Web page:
Bond Vet Launching Northeast Expansion

Bond Vet, a chain of walk-in veterinary offices that provides urgent care for cats and dogs, is preparing to double in size this year, and expand its territory, with openings in the Boston and Washington D.C. metro areas.

Bond Vet is growing as a number of competitors, ranging from the biggest pet retailers to small startups, are all trying to grab a piece of the lucrative pet healthcare market. It is targeting the metropolitan millennial pet parent who is looking for a quick and convenient place to get help for an ailing dog or cat.

Bond Vet’s expansion is being fueled by a $170 million investment from private equity firm Warburg Pincus, the same investment firm that acquired CityMD in 2017 and merged it with with medical practice Summit Medical Group to create the dominant urgent care chain in New York and New Jersey.

When the Warburg Pincus investment was announced last fall, the private equity firm said it was looking to tap into the growing market and increased demand for veterinary services.

Pet version of CityMD

Bond Vet models itself as a pet version of CityMD in providing a convenient urgent care option, but the company also drew inspiration from tech-forward human healthcare providers like One Medical, Bond Vet co-founder and CEO Mo Punjani said.

Bond Vet’s telehealth services and its technology stack, including in-clinic software and pet parent facing software give pet owners the type of tech-enabled healthcare experiences pioneered by One Medical, Punjani said.

Bond Vet opened its first clinic in mid-2019, in the Cobble Hill neighborhood of Brooklyn. It now has 11 clinics in New York, and plans to grow to 25 locations by the end of this year. The first openings outside of the New York metro area will be in the Boston metro area and in Bethesda, MD.

Since 2019, Bond Vet clinics have treated more 100,000 pet patients. Dogs make up 70% of the clinic visitors, and cats 30%.

Bond Vet describes its clinics as being able to take care of illnesses and problems that go beyond routine exams, but don’t require an emergency pet hospital – problems like bite wounds, limping, loss of appetite, overgrown nails, or a pet who swallowed a toy, or ate something they shouldn’t have.

Chewy, PetSmart, Petco also in the race

Bond Vet faces competition in the pet health space from the three biggest dogs in the pet retail pack – Chewy, PetSmart, and Petco – all of which have said they are targeting vet services and prescriptions as a prime growth driver.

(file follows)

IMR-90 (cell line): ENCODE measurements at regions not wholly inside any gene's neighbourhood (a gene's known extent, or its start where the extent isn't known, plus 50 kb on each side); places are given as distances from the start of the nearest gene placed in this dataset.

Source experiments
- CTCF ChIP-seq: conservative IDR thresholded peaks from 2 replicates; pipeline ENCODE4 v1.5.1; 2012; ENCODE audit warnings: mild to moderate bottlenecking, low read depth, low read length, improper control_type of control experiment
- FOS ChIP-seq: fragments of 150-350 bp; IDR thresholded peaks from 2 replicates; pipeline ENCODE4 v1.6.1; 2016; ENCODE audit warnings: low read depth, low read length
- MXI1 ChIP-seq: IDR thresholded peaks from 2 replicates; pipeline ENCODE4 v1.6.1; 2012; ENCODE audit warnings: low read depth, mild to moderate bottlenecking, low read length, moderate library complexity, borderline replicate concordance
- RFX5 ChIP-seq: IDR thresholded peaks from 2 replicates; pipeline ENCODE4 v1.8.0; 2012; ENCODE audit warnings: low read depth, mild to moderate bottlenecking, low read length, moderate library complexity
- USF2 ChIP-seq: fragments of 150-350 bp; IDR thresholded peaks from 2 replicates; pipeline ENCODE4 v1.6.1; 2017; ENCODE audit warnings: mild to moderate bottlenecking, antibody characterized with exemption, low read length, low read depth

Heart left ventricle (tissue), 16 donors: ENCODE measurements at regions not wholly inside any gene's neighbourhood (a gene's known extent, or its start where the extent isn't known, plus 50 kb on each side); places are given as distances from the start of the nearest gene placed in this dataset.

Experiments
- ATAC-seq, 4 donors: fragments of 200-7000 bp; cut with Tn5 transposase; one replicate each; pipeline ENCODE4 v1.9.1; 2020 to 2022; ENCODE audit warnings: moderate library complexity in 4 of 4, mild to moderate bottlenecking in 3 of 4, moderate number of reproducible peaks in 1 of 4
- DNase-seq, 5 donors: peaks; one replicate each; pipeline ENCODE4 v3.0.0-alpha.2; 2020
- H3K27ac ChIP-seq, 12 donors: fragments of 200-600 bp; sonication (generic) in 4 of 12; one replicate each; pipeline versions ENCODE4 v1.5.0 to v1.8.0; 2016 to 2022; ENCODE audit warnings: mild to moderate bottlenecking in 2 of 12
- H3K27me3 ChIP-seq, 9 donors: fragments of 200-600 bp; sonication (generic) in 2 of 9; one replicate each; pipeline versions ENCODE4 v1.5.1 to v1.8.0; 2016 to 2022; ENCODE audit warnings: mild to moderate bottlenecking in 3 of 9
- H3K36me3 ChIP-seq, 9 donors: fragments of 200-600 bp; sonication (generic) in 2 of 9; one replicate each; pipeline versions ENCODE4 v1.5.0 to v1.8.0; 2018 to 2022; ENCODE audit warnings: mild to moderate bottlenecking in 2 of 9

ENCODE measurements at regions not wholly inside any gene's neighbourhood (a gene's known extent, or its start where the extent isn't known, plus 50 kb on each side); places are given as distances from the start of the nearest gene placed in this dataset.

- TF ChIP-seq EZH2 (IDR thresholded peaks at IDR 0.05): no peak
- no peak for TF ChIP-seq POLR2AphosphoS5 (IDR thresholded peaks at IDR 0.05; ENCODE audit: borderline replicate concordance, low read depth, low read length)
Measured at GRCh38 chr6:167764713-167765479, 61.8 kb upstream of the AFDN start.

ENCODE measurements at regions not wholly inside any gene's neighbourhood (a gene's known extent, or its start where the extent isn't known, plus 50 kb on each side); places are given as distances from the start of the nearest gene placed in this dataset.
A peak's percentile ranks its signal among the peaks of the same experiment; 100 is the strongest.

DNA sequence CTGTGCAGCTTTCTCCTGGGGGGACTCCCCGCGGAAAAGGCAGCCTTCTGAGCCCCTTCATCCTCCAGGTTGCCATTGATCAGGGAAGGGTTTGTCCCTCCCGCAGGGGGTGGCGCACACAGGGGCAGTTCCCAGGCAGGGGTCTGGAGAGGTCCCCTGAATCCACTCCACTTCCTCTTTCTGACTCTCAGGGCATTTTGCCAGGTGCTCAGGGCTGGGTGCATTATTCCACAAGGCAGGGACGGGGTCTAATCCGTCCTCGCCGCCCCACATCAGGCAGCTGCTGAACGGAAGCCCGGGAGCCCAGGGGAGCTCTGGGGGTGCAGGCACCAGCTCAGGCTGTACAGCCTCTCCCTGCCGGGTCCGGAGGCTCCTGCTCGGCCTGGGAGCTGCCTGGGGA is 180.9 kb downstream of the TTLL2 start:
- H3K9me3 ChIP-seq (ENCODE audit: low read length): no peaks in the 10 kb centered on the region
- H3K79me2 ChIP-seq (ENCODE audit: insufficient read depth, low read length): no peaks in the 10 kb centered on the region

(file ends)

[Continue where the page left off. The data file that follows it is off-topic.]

A concierge vet startup, Small Door Veterinary,which uses a membership model, raised $20 million last year to fund expansion, with a goal of 24 additional clinics by 2025. It currently has three locations in the New York metro area.

A mobile, petcare-that-comes-to-you startup, The Vets, recently secured $40 million in funding to expand veterinarian recruitment. The Vets currently is operating in Miami, Tampa, Dallas, Austin, Houston, Portland, Seattle, Las Vegas, Denver, and New York City, and plans to add 15 more cities by the end of this year. It was founded in 2021 as part of lead investor Target Global’s venture building program.

Vet burnout a problem

Demand for vets is skyrocketing. The Bureau of Labor Statistics forecasts that employment of vets will grow 17% between 2020 and 2030, outpacing other professions. Turnover, burnout, and psychological distress among vets are leading to more retirements and career changes, according the the American Veterinary Medical Association.

Bond has addressed that, Punjani said, by building a business that provides the best working environment for vets and nurses.

That has resulted in “extremely high retention for our veterinarians and nurses and an ability to remove all sorts of things from their administrative burden. and empower them with the tools to do their best work,” Punjani said.

One of Bond Vet’s co-founders is Dr. Zay Satchu, is an advocate for creating healthy working environments for vets.

The clinics, which range in size from 2,000 to 4,000 square feet, are designed to be spaces that are relaxing for pets and owners, and that also allow for efficient work flows.

Punjani said Bond Vet differentiates itself from the vet services offered by big retailers and by startups with its focus on illness response. At a big box retailer, he said, a pet would not be able to be treated for many of the illnesses that can be treated at Bond.

In addition, the technology Bond Vet has created to allow vets and customers to manage appointments, and treatments, would be difficult for a competitor to replicate, he said. That tech provides note-taking assistance, enables communication between doctors and pet owners, and powers the 24-hour helpline staffed by nurses.

Bond Vet also offers a lower cost alternative for ill pets, he said. Pet owners can save approximately 50% of the cost of a trip to an emergency pet hospital by using a Bond Vet clinic, Punjani said.

For the near future, Punjani said, Bond Vet is focused on expanding in the Northeast, “but ultimately we think that our value proposition to pets, pet parents, and veterinarians and nurses will be welcomed across the country,” he said.

Bond has a headstart in the race to capture pet healthcare spending by millennials, but it will have to outrun the other pet players chasing those dollars.